George Mindling © 2003

Friday, February 21, 2003

George Mindling Column 2-21-2003

A Brand New Twist on an Old Scam

To direct dial an international telephone call to friends and family outside the United States. you usually dial 011 first to let the telephone system know you arc dialing an international call.

However, there are many area codes in foreign counties that can be called with just an area code, without first dialing 011. The AT&T telephone card response line even has an instruction. "to call within Canada, the U.S. and the Caribbean, please dial a 1."

One area code in particular, 809, has caused grief to some unsuspecting callers - which some people assume is a toll-free line much like the 800 and 888 area codes. It is an international call and it isn't toll-free. There is an Internet scam update currently going around the Web warning of incredibly high telephone bills if they call the 809 area code. There is a real scam, but a little truth may help telephone users understand what to avoid and what is really going on.

The 809 area code is in the Dominican Republic. Obviously, if you need to call someone in the Dominican Republic, you must dial the 809 area code. Just dialing the area code does not generate the staggering telephone bill!

There are firms that use this area code to charge in-bound tolls, just like the notorious 900-numbers here in the states. However, it appears that in the Dominican Republic those numbers reside alongside the many legitimate telephone numbers in the 809 area code. The trick is to get you, the telephone customer, to call one of these toll numbers without your suspecting the call is more than just a long distance call .

Once you make that call, you are legitimately required to pay the bill. Remember, the bill is not from your long distance provider, but from the number you called. Your long distance provider submits the bill from the foreign number on your monthly bill. They are obligated to collect it by International telephone and commerce agreements. Disputing the bill can be a challenge, as the disagreement will be with a foreign telephone company, not a U.S. long-distance provider. The long-distance carrier may help, but don't bank on it.

The 809 area code was splintered in 1997 into several different codes, with the Dominican Republic maintaining the original 809 area code. The 473 area code is now Grenada, while 284 is the British Virgin Islands, and 868 is Trinidad and Tobago. All can be dialed without the international "011" code.

Go to for a complete list care area codes. There are other sites to check for help, including the AT&: T fraud site at
An "urgent message" on your answering machine is but one of the myriad variations to get you to call for more information. If the number is one of the toll numbers, you are not the one who is going to get rich.

George Mindling © 2003

Friday, January 17, 2003

George Mindling Column 1-17-2003

Remember, It's Important to Back It Up

Nothing is more devastating at tax time than to lose your records. Losing all of your business or personal data is one the worst things that can happen when you need the information for tax reporting.  It happens daily and not just to the other guy. Personal computer hard drives fail. It is not a matter of "if," it is a matter of "when." Component manufacturers use a term called "MTBF," Mean Time Between Failures, as a yardstick of reliability, usually measured in hours of usage. Those numbers have climbed in recent years to the multi-thousands as the overall maturity of products has led to higher reliability. Just don't tell that to two recent victims of hard drive failure in my neighborhood.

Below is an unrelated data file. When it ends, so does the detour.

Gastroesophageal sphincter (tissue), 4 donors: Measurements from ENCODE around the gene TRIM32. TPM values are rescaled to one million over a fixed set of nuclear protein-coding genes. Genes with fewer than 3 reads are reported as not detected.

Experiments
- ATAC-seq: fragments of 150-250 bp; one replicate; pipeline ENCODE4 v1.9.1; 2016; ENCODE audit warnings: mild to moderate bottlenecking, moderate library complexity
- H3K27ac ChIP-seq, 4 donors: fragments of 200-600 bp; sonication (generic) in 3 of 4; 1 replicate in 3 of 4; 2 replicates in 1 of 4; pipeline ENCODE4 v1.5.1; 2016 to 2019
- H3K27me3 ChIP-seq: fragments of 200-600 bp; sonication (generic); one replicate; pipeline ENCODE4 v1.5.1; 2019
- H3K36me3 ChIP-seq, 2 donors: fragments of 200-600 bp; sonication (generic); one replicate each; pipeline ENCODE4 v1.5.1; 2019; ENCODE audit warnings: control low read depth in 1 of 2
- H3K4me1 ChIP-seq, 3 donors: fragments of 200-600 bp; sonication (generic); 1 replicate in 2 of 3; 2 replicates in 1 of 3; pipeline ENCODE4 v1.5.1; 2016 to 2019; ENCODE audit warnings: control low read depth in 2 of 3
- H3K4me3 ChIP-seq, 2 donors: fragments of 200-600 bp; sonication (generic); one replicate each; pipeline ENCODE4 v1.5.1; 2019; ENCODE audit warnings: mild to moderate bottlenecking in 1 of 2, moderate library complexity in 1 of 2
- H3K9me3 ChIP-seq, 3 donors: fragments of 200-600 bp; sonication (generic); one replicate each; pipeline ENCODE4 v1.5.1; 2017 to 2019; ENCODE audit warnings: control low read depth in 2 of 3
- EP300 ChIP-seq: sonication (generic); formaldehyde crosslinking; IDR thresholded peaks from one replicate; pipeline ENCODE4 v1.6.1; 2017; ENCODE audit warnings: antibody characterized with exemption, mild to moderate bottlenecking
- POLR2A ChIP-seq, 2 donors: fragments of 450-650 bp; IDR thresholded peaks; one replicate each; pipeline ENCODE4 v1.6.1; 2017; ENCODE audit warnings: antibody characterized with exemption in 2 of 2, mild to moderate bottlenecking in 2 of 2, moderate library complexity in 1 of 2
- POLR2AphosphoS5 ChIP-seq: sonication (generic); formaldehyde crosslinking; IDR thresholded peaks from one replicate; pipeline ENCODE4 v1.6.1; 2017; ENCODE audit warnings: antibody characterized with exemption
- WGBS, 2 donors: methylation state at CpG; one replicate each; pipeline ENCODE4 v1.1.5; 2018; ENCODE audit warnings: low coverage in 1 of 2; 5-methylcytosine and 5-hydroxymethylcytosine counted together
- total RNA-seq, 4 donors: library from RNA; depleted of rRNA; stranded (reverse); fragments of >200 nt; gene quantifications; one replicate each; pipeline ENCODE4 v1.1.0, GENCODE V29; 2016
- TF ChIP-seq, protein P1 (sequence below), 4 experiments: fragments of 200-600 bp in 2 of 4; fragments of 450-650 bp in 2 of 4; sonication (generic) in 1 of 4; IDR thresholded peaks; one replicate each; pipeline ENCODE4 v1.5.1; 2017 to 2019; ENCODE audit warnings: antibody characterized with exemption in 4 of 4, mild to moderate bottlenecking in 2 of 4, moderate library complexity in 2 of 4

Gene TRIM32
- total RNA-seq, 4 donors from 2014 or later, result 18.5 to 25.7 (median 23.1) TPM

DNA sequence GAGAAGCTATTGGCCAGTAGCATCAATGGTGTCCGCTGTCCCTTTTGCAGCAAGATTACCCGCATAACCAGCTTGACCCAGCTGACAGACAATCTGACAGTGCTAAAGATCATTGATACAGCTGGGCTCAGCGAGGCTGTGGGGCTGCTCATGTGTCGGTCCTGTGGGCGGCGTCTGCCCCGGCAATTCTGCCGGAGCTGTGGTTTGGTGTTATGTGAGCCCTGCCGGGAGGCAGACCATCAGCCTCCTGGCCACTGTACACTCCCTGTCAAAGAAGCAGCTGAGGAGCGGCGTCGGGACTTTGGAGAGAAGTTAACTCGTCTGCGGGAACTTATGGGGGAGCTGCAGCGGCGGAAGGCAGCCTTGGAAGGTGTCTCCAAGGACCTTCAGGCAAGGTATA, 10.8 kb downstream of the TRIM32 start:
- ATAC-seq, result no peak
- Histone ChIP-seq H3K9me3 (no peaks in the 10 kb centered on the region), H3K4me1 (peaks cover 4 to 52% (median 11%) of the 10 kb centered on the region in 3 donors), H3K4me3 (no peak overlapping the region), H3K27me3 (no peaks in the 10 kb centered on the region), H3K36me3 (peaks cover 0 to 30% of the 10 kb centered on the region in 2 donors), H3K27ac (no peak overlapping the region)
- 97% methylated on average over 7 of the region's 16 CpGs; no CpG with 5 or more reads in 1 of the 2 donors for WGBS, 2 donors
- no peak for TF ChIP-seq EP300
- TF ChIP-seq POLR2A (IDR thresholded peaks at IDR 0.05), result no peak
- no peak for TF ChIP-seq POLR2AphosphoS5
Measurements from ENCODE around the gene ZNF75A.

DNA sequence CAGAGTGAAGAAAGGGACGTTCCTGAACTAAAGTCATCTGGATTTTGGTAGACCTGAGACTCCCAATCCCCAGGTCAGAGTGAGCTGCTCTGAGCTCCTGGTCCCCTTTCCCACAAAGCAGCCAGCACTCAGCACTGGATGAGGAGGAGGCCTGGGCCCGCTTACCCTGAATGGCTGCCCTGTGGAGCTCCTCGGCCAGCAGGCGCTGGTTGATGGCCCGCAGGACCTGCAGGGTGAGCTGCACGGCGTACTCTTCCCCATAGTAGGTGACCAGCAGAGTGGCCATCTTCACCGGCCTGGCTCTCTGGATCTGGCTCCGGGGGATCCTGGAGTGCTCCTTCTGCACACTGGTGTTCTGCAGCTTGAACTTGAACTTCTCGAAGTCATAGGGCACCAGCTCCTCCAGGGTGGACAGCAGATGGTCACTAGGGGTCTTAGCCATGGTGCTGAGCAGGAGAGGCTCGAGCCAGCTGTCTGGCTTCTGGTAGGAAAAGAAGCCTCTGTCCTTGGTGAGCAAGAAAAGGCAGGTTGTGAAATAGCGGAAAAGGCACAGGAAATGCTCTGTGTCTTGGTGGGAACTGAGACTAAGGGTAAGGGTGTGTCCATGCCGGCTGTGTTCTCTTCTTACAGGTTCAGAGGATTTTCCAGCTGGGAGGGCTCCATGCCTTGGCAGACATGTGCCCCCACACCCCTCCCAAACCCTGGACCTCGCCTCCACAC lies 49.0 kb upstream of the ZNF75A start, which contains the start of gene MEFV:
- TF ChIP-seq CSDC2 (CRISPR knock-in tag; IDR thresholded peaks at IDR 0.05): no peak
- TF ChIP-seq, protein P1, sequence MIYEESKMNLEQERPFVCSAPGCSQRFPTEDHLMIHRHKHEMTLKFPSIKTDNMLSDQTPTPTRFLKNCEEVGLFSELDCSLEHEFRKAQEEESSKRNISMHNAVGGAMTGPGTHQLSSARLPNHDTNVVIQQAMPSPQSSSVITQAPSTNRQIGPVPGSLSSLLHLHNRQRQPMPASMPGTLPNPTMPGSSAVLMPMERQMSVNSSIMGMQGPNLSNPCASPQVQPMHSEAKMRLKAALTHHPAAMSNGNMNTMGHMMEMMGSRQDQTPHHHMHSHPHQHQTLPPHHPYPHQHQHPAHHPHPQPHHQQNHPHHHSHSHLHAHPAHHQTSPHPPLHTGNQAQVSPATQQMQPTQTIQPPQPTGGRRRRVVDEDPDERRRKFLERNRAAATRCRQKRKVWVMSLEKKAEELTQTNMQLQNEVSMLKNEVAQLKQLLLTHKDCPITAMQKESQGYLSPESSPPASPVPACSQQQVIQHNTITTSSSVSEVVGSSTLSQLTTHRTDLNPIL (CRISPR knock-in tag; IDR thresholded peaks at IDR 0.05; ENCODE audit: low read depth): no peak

Hardest hit was a laptop user who works from home. The data lost was not replaceable; it had to be recovered. The hard drive suffered a catastrophic failure and could no longer be found by the laptop PC. The only recourse was to send the hard drive out to an Orlando company that specializes in hard drive recovery. Depending on the damage to the drive, it may not be able to do the work there. The company's "clean room" laboratory in Nevada is used when the platter must be pulled from the unit.

It isn't a cheap service. The company charges $695 for the first gigabyte of data, and $145 a gigabyte thereafter, if it can be recovered at all. The company also charges a nonrefundable $150 assessment fee, even if the data can't be saved. These fees are on the low side, compared to some of the services available. The fees for recovery of a PC hard drive can go as high as many thousands of dollars.

The other drive failure, while just as complete, had been backed up on CDs using a software back-up program that allows using the CD-RW, or CD burner, instead of the slow, time consuming tapes. The restoration process is not as quick or painless as it should be, but the data has been restored and, with only a few glitches, is again in use.

Most operating systems have backup programs, but typically, they are slow and limited as to what you can use as a medium. There are many ways to back up your data and programs. One of the most popular is the Zip drive. and recently, the rewritable CD has gained a strong following. The old 3.5-inch floppy disks and tapes have all but fallen by the wayside as too small or too slow.

Future programs will allow use of DVD writers as a backup medium. There are several versions of the DVD format and they may not be compatible, so DVDs should only be used to back up the unit they were created on. The advantage is the huge amounts of data that can be stored on a DVD. There are optical drives that can also be used.

Having your data backed up is a smart move.

George Mindling © 2003